Kansas Legislature Looking at Seat Belts for Buses

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Even before the Kansas Legislature began its session this week, a bill was filed that would require new school buses in Kansas to have seat belts on every seat, reported The Kansan.

House Bill 2008 was pre-filed by State Rep. Susie Swanson, R-Clay Center.

The bill comes on the heels of a deadly school bus crash that killed six elementary school students in Chattanooga, Tenn. on Nov. 21. Authorities have blamed the bus driver for the accident.

Since that crash, Tennessee is considering legislation that would require seat belts in school buses. Six states already have the requirement.

If passed, the bill would lead to higher costs for the purchase of school buses. According to Russell Miller, assistant superintendent of finance for USD 373, the bill could add upwards of $10,000 to the cost of a new school bus.

The district purchases about one new bus every school year, if the budget permits.

“You can get 20 to 25 years out of a bus,” Miller said. “We don’t want to get into a bind where we have to replace a whole slew of busses at one time. …; Sometimes we may get one coming off a lease, and with those you are in the $90,000 ballpark for a 71 passenger bus.”

The bill, as written, requires all buses purchased after Jan. 1, 2018, to have seat belts on all seats. It does not require the retrofitting of buses already on the road. That is a key point to local administrators, as retrofitting a bus costs about $25,000 per bus – in addition to adding seat belts, the entire seat must be replaced.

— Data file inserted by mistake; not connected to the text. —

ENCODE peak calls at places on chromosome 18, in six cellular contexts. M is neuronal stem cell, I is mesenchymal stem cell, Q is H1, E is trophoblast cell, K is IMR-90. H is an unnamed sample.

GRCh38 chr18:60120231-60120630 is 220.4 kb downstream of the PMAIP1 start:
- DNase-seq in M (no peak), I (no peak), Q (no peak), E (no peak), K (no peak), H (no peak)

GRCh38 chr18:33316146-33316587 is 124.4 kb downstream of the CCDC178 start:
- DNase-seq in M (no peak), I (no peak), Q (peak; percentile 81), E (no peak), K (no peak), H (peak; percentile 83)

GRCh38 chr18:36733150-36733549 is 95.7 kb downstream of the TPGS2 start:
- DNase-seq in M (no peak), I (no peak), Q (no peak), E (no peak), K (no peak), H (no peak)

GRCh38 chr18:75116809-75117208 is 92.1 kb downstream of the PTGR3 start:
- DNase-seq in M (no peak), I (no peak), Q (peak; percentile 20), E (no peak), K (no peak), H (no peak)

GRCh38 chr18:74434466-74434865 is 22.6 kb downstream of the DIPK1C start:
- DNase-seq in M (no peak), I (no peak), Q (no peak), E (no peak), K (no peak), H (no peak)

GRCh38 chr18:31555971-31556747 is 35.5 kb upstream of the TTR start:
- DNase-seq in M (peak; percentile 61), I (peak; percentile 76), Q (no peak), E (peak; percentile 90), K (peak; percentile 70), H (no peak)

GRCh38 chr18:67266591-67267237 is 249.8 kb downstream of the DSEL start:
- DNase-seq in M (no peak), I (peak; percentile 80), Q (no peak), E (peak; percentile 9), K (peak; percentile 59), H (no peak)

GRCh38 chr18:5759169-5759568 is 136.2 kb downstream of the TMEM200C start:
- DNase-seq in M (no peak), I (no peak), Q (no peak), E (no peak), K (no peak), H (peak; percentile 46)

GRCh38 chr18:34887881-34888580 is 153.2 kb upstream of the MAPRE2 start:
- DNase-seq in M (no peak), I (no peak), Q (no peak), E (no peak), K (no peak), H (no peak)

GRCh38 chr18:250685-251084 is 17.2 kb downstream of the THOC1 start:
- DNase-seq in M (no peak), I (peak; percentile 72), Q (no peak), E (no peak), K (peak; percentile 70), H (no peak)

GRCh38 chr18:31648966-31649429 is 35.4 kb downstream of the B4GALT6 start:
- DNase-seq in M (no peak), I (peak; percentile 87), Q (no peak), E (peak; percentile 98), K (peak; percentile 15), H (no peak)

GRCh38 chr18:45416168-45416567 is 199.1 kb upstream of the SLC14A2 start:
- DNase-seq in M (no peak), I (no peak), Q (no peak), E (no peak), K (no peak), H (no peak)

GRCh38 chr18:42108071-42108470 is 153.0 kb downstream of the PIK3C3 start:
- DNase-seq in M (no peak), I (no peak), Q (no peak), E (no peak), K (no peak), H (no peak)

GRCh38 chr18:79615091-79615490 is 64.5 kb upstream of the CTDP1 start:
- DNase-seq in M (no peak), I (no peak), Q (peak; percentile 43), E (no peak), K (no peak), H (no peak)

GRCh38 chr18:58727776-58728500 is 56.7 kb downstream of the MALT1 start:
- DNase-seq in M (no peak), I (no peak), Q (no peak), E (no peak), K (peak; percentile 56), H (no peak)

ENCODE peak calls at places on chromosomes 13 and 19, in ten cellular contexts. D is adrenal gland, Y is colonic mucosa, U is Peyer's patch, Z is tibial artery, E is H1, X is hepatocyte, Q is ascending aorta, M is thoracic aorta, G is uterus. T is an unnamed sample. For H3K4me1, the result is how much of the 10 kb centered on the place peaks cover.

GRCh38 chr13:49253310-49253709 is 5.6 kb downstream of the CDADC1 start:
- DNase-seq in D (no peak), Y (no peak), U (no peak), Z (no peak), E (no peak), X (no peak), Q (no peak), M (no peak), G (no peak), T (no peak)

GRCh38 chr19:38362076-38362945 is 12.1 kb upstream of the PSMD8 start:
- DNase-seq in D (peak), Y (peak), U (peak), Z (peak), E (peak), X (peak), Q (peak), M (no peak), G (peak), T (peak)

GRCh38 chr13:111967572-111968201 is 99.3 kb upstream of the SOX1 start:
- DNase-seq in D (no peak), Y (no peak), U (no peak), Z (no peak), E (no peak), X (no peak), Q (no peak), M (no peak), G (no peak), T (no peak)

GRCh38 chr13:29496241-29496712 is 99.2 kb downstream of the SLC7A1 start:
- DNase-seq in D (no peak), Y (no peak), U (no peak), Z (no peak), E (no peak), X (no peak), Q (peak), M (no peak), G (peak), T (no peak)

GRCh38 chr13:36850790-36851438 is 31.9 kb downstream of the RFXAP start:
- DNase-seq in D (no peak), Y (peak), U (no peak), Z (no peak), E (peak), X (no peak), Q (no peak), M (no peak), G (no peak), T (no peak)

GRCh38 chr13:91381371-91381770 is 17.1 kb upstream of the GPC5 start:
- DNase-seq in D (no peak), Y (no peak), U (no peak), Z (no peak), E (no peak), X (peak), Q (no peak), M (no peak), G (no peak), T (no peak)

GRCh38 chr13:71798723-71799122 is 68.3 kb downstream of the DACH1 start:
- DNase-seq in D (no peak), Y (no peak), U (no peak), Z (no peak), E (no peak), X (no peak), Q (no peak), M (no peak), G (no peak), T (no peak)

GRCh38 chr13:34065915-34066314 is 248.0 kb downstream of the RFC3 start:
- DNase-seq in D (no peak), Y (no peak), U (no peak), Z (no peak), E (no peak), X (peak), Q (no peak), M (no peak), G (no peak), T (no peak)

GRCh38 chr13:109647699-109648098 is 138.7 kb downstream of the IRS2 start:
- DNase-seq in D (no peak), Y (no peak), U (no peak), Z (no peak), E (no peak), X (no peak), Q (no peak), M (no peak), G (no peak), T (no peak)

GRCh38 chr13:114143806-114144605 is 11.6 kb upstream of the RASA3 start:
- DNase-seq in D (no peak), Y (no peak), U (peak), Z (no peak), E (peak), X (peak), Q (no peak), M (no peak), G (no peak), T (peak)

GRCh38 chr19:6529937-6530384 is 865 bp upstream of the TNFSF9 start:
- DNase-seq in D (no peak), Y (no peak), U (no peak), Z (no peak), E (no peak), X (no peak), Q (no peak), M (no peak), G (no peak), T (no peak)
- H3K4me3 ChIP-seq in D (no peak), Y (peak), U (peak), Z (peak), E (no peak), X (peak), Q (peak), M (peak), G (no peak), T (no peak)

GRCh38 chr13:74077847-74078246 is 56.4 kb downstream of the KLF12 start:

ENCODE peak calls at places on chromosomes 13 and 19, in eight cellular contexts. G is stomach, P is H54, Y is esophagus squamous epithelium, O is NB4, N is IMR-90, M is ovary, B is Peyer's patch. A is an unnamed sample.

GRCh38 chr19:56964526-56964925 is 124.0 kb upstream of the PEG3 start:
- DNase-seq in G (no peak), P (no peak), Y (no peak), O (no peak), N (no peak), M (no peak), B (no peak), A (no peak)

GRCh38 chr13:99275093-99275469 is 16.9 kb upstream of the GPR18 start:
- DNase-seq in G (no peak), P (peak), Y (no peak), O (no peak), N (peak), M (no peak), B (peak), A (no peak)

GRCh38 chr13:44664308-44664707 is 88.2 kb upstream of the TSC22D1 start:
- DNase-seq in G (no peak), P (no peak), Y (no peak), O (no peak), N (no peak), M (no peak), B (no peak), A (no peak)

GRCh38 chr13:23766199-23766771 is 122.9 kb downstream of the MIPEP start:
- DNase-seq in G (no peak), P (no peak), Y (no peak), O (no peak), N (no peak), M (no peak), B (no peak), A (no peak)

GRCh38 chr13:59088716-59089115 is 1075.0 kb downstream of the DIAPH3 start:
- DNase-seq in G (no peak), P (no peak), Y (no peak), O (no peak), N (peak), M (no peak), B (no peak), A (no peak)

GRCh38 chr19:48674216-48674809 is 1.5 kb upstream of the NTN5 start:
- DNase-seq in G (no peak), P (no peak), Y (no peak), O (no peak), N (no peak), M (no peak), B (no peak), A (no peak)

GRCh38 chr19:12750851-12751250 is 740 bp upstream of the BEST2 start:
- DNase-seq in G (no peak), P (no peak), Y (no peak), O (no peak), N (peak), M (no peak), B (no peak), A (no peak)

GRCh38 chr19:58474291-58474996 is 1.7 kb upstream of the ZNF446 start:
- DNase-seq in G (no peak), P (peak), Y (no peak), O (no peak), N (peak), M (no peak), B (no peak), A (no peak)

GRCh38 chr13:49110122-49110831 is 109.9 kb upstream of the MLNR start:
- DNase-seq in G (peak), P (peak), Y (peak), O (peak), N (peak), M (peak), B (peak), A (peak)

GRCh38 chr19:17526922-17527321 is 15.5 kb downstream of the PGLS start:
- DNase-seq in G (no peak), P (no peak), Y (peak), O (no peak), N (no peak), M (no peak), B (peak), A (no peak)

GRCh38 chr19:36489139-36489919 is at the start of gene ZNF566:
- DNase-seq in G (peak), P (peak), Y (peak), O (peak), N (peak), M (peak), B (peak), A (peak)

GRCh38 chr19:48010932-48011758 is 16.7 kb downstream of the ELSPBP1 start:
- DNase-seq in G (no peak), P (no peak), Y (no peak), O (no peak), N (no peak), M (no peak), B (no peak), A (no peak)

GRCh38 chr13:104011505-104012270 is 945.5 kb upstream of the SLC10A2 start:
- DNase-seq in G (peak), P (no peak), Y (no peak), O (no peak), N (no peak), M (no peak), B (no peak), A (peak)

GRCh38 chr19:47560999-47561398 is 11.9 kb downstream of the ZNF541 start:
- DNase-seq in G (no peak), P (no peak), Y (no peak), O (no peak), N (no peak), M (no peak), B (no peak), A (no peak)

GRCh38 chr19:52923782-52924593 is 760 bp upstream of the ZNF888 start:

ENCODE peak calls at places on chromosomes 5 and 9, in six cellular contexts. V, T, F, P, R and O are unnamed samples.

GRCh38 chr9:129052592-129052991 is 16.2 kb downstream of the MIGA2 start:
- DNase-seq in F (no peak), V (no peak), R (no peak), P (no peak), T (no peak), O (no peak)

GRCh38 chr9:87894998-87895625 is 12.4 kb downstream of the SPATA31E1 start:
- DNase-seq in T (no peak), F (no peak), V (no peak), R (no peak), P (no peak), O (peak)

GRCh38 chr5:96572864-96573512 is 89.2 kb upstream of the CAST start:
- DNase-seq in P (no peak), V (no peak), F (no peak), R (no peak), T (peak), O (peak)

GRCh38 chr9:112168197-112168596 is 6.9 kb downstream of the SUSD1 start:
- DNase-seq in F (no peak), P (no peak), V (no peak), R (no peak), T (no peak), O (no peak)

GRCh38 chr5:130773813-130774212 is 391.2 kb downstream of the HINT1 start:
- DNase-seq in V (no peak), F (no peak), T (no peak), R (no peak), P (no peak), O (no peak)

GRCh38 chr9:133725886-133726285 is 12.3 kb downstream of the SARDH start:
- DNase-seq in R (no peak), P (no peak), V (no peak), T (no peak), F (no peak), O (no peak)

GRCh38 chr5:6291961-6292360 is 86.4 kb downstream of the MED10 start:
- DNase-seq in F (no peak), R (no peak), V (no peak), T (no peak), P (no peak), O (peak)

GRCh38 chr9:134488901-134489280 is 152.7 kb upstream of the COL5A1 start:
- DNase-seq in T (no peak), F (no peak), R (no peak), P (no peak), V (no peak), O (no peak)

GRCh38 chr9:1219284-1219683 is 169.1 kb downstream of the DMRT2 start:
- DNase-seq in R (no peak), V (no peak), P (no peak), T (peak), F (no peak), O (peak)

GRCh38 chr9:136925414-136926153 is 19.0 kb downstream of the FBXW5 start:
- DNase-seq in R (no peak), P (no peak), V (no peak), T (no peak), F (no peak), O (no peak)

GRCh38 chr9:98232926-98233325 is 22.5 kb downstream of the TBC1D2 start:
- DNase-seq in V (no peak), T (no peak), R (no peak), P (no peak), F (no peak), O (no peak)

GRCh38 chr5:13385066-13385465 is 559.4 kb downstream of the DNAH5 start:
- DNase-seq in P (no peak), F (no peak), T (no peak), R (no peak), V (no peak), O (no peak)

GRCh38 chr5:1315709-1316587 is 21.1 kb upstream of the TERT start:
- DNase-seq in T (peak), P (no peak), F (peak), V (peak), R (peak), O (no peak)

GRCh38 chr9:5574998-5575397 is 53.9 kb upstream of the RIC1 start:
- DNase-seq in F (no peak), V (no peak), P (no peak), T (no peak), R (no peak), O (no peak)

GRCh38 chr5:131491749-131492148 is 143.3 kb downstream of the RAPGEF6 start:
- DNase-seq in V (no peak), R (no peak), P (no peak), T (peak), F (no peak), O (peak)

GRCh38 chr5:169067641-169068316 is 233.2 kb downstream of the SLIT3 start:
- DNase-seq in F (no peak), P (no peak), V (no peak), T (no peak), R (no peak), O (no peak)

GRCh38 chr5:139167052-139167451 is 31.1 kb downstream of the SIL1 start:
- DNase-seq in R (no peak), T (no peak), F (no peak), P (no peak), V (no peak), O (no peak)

However, the costs are still adding up.

“The school bus seat belt bill that was filed earlier in the week could cost Newton School District roughly $250,000 if passed. The district could purchase three new 72-passenger buses for that amount,” wrote Shiela Zwahlen, director of transportation for USD 373. “The budget is already tight and gets tighter every year. In my opinion this would be an unnecessary expenditure because of the design of school buses.”

In 2015, the National Highway Traffic Safety Administration came out in favor of seat belts in school buses. However, the National Transportation Safety Board, school buses use a unique technology called compartmentalization. Compartmentalization is a passive occupant protection system. School bus seats, made with an energy-absorbing steel inner structure and high, padded seat backs, are secured to the school bus floor. Students are protected within the seating compartment much like eggs in a carton.

“While it appears that children sitting on a bus without seat belts would be unsafe in the event of an accident, large school buses are very heavy and can diminish some of the effects of crash forces as opposed to passenger vehicles,” Zwahlen said. “… School buses are the safest form of transportation. According to the U.S. Department of Transportation 71 percent of student fatalities occur in private vehicles, 21 percent of student fatalities are walking or biking to school and only 8 percent of student fatalities are in school buses.”

According to the National Highway Transpiration Administration, seat belts have been required on passenger cars since 1968. Forty-nine States and the District of Columbia have enacted laws requiring the wearing of seat belts in passenger cars and light trucks. The NHTSA requires small school buses – (with a gross vehicle weight rating of 10,000 pounds or less – must be equipped with lap and/or lap/shoulder belts at all designated seating positions.